Pharmacological REM sleep suppression paradoxically improves rather than impairs skill memory

Nat Neurosci. 2009 Apr;12(4):396-7. doi: 10.1038/nn.2206. Epub 2008 Oct 5.

Abstract

Rapid eye movement (REM) sleep has been considered important for consolidation of memories, particularly of skills. Contrary to expectations, we found that REM sleep suppression by administration of selective serotonin or norepinephrine re-uptake inhibitors after training did not impair consolidation of skills or word-pairs in healthy men but rather enhanced gains in finger tapping accuracy together with sleep spindles. Our results indicate that REM sleep as a unitary phenomenon is not required for skill-memory consolidation.

Publication types

  • Clinical Trial
  • Randomized Controlled Trial
  • Research Support, Non-U.S. Gov't

MeSH terms

  • Adolescent
  • Adrenergic Uptake Inhibitors / pharmacology*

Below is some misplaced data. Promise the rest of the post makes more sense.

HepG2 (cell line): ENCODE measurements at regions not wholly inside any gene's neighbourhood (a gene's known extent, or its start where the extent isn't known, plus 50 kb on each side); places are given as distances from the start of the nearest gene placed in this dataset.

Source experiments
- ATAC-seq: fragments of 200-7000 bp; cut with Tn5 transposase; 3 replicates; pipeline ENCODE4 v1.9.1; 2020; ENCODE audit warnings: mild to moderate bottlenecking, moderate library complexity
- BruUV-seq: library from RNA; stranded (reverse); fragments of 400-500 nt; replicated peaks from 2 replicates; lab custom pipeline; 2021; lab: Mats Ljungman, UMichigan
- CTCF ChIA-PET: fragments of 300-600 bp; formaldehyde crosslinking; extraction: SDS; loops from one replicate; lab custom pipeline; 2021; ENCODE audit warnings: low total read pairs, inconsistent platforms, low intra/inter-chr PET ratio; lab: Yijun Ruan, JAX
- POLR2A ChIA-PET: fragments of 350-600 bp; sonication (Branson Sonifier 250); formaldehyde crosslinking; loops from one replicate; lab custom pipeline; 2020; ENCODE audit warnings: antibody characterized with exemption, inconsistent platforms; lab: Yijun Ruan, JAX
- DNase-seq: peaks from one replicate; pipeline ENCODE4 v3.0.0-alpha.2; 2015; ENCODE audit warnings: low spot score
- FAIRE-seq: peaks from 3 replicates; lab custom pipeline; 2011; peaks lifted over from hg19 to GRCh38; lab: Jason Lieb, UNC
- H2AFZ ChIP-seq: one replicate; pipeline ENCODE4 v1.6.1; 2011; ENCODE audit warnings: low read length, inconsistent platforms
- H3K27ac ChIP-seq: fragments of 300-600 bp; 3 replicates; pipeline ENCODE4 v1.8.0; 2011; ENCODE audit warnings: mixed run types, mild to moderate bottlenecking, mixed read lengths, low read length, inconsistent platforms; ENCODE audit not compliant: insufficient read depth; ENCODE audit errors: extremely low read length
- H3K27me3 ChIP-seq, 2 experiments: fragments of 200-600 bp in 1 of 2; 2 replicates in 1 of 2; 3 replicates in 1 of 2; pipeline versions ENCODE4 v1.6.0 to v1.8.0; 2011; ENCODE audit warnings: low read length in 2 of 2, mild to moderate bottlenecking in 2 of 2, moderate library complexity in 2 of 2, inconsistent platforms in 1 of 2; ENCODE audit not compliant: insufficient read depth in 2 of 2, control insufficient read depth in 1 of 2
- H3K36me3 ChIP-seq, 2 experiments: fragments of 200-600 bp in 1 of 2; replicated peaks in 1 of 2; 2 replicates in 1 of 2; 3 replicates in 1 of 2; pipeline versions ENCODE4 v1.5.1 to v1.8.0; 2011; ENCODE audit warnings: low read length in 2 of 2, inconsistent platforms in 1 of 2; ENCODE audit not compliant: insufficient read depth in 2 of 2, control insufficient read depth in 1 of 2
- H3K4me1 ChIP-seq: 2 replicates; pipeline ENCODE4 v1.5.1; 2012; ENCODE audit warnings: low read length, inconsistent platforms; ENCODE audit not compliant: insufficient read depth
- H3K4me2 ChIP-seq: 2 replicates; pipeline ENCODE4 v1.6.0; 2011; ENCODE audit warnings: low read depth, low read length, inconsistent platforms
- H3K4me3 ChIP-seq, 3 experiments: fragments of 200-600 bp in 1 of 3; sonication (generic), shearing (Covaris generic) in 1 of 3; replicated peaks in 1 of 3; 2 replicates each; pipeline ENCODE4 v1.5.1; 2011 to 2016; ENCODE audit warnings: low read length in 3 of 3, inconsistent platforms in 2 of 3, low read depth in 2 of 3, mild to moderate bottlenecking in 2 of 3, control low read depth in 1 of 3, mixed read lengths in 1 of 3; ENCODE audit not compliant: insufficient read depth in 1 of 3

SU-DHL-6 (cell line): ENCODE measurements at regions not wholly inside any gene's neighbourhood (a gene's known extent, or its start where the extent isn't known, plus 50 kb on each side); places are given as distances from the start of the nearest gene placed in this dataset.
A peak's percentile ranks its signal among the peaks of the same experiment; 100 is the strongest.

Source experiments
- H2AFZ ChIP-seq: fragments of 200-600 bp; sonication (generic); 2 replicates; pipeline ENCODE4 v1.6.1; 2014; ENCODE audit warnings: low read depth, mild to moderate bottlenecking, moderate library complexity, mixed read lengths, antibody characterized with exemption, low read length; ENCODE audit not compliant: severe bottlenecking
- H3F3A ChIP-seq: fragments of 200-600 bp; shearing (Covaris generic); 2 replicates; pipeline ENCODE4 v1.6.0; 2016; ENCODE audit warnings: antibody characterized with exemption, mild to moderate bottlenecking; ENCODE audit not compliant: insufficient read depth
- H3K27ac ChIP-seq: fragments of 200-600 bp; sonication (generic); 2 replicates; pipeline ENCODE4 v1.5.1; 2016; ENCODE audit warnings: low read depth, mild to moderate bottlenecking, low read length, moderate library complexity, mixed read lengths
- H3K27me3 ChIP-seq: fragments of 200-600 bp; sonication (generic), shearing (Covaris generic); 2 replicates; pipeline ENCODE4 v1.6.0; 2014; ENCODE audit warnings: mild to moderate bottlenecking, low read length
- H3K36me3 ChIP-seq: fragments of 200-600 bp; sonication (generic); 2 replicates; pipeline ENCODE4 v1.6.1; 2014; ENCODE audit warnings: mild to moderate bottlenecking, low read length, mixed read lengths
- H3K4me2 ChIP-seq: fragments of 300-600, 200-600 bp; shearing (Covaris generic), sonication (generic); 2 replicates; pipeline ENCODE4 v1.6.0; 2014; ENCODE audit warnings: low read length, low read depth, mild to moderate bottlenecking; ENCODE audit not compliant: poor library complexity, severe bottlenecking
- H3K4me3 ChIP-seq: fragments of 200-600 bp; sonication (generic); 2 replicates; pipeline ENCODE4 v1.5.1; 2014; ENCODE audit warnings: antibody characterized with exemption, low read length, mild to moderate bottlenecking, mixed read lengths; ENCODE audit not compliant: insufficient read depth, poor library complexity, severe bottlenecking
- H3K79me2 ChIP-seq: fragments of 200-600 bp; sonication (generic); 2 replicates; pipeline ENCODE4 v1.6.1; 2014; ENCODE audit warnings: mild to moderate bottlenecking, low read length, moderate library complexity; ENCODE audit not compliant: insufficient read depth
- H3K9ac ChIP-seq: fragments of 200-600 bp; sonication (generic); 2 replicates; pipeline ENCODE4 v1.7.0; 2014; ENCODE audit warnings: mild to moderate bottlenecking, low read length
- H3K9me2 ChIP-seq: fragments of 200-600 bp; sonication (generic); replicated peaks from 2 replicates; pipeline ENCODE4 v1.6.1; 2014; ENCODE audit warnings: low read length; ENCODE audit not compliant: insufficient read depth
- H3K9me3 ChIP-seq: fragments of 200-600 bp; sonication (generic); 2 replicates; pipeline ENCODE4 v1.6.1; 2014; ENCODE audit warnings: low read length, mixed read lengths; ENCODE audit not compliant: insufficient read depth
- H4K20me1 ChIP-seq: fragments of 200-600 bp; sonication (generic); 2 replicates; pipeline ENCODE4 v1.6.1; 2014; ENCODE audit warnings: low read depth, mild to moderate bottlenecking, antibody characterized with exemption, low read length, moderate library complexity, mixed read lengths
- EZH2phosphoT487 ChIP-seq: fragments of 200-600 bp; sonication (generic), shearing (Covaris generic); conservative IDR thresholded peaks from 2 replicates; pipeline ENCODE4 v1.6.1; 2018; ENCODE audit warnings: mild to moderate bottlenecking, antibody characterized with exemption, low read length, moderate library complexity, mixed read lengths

• Adult
  • Affect / drug effects
  • Association Learning / drug effects
  • Catecholamines / blood
  • Cross-Over Studies
  • Double-Blind Method
  • Electroencephalography
  • Fluvoxamine / pharmacology*
  • Humans
  • Hydrocortisone / blood
  • Male
  • Memory Disorders / chemically induced*
  • Morpholines / pharmacology*
  • Motor Skills / drug effects*
  • Neuropsychological Tests
  • Photic Stimulation / methods
  • Reaction Time / drug effects
  • Reboxetine
  • Serotonin Uptake Inhibitors / pharmacology*
  • Sleep, REM / drug effects*
  • Surveys and Questionnaires
  • Young Adult

Substances

  • Adrenergic Uptake Inhibitors
  • Catecholamines
  • Morpholines
  • Serotonin Uptake Inhibitors
  • Reboxetine
  • Fluvoxamine
  • Hydrocortisone